Smart Buildings Virtual Conference panel discuss ‘wake up call’ for sector

On 13 October 2020 BCIA President Terry Sharp chaired a panel discussion for the Smart Buildings Virtual Conference. Joining Terry on the panel were BCIA Vice-President Graeme Rees of Schneider Electric, Mike Brooman of Vanti and Jamie Finnan of TR Control Solutions.

Discussing the themes of effective management of buildings during lockdown and how building management might look in a post-COVID world, the general consensus among the panel was that the lockdown period marked a ‘wake up call’ for the property sector and that we should take this opportunity to ensure commercial buildings are better prepared in the event they are left empty for a long period of time again in the future.

Jamie Finnan initially raised the argument that many building management systems (BMS) are perhaps not working in quite the way some facilities managers and building owners believed they were. There is something of an assumption that a BMS will magically take care of the running of a building, whether it’s occupied or not, and Jamie believes that lockdown has exposed some of the disconnect between building control systems, occupation and comfort.

Graeme Rees echoed this and drew attention to the number of unoccupied buildings that still appeared as though they were fully open for business during lockdown because they still had all of their lights on. In contrast, building managers with secure remote connectivity in place were able to make immediate adjustments and scale everything back to a more stable pattern based on little or no occupancy.

Greater engagement

For Mike Brooman, this underlined the need for greater engagement at all levels, between building controls specialists, facilities managers and landlords. Facilities managers with the ability to self-serve without the need to call on systems specialists were able to respond very quickly as they had the controls to put their building into setback modes or vacant modes easily. Clients without that level of integration had to call out different specialists in various disciplines. With an already heavy workload there were inevitably going to be delays in getting the required work scheduled. The same problem would also present itself when people start returning to work and they need to recommission the control systems and bring them back online.

Moving the conversation on, Terry speculated about the changes the panel members were seeing in live BMS environments today. Jamie observed that organisations who have made their building controls simple to use were having more success. Jamie added to this point by suggesting that where there is greater inclination to improve a building’s efficiency internally then the BMS becomes less of a background operation that nobody is aware of and that the organisations that tend to make these improvements enjoy greater engagement with their facilities and controls teams.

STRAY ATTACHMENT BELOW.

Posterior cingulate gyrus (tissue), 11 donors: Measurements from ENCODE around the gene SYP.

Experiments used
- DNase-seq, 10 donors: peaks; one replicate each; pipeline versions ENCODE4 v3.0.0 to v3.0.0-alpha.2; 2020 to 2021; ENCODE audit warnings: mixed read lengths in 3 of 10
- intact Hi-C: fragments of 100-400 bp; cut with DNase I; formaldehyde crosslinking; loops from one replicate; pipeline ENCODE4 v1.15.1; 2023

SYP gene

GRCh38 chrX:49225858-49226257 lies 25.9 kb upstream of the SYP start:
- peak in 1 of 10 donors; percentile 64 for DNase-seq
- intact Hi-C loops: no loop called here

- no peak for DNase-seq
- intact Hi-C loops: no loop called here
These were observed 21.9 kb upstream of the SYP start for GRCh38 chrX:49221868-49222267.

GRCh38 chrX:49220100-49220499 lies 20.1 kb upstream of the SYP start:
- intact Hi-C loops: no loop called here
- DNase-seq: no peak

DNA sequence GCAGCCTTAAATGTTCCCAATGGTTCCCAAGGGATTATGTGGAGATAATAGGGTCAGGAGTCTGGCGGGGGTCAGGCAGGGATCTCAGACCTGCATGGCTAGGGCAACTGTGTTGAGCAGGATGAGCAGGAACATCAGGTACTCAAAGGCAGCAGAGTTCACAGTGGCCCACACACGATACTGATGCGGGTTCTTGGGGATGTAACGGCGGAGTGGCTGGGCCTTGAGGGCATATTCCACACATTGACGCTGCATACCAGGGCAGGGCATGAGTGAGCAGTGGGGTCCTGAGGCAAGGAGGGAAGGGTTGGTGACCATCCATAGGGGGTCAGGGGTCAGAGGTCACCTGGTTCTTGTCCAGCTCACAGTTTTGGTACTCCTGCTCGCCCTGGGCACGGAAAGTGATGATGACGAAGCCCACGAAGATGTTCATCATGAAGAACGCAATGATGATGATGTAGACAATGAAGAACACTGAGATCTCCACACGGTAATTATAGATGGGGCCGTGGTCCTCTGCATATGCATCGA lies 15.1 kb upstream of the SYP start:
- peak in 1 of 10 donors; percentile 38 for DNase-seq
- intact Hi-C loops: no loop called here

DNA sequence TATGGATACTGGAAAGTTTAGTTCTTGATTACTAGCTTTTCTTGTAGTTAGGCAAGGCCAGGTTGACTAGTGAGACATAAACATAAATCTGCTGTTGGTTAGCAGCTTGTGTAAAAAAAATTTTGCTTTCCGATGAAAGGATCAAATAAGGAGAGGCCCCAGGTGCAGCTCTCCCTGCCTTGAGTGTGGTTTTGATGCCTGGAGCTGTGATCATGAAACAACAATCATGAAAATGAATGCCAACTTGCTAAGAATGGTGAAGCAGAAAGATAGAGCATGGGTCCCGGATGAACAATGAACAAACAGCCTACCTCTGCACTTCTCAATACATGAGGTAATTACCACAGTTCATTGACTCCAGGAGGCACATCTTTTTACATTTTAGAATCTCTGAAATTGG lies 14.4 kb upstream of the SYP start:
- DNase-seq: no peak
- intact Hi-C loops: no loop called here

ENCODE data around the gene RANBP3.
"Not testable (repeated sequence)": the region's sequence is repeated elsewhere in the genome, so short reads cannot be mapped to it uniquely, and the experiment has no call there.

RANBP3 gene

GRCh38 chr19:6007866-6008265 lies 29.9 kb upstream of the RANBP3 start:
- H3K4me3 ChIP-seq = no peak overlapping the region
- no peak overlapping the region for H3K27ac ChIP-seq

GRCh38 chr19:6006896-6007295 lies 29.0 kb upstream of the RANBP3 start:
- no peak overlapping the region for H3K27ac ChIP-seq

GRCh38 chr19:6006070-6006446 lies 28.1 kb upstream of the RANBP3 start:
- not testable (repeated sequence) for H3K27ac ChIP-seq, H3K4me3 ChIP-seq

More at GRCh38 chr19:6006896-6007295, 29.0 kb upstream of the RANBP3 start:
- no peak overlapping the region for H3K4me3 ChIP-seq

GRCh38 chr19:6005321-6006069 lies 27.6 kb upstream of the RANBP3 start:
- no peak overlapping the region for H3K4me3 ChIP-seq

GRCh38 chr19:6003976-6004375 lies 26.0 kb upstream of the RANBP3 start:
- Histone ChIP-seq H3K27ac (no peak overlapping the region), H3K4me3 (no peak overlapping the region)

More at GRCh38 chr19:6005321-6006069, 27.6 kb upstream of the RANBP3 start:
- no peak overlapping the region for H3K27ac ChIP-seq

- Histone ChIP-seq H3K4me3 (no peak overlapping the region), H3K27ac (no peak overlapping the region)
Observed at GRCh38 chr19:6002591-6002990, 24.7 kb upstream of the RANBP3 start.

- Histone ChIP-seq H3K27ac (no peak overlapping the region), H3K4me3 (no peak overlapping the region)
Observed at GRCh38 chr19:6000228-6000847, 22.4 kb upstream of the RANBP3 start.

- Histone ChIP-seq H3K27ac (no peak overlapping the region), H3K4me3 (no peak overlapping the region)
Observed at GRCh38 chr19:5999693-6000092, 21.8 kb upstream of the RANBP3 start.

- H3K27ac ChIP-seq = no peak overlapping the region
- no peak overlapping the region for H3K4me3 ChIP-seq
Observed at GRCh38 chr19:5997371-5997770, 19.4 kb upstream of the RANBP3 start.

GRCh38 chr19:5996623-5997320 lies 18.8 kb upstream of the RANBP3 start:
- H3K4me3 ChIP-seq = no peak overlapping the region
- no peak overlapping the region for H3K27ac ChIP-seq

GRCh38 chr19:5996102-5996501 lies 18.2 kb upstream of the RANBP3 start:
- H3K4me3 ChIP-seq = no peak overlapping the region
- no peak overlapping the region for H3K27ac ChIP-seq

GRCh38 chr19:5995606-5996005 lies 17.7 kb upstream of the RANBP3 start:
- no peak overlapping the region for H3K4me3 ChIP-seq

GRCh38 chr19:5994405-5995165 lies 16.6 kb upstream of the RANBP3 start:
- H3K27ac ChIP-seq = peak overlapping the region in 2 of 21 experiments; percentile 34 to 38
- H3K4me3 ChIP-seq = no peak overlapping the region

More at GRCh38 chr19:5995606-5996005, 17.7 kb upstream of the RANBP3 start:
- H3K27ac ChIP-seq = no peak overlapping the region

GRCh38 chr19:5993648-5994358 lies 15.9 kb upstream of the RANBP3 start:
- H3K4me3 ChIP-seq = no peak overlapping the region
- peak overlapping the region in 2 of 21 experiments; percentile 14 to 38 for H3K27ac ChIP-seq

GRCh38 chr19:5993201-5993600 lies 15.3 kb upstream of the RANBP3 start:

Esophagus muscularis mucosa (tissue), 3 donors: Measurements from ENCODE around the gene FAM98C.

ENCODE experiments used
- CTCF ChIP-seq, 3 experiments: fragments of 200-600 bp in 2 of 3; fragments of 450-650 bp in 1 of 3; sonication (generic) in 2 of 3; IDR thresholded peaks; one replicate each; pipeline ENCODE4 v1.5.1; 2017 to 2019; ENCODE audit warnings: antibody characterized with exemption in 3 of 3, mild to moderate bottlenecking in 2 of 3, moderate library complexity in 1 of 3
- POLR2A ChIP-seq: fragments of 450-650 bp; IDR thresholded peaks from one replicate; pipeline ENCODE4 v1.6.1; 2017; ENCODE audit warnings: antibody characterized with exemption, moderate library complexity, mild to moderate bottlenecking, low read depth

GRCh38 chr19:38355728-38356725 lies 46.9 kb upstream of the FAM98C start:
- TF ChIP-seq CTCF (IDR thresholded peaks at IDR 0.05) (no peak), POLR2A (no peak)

Terry noted that much of the emphasis of building controls this year, for well documented reasons, have centred on improved ventilation and airflow. Graeme agreed, and underlined the importance of remembering that energy conservation and CO2 reduction were still the long term objectives of building controls. In the short term, however, Mike believes some building owners might be required to go back to the beginning in terms of design and to allow for more fresh air, as reassuring both employees and visitors that your internal space is safe has taken on much greater importance. Mike also stated a need for tighter integration and believes that the simple ability to switch to ‘vacant’ mode will become an essential tool for building managers.

Flexibility and agility

Flexibility and agility of building controls are also vital according to Jamie, especially in these modern times when a building’s use can change very quickly in a short period of time. Jamie also believes that going forward, if there is greater communication between facilities managers and controls specialists then that will show that some lessons have been learned. Graeme was in full agreement, suggesting that a building’s eventual use could be very different to what it was in the design stage some three years earlier, and that the ability to tweak and adapt our buildings is important at any time, not just in situations like we have found ourselves in this year.

Mike finished by predicting a polarisation in attitudes among landlords, and that in 10 years’ time it will be easy to spot those who are only concerned about saving money and those who look to engage with specialists and ensure their building can offer what is required by tenants looking for high quality commercial space.

In conclusion, Graeme summarised that this was indeed a wake up call and that we must now use the benefit of hindsight to improve the level of control we have in our buildings, and that by making the invisible visible, everybody knows where they are starting from and what they need to do.

To watch the whole discussion click here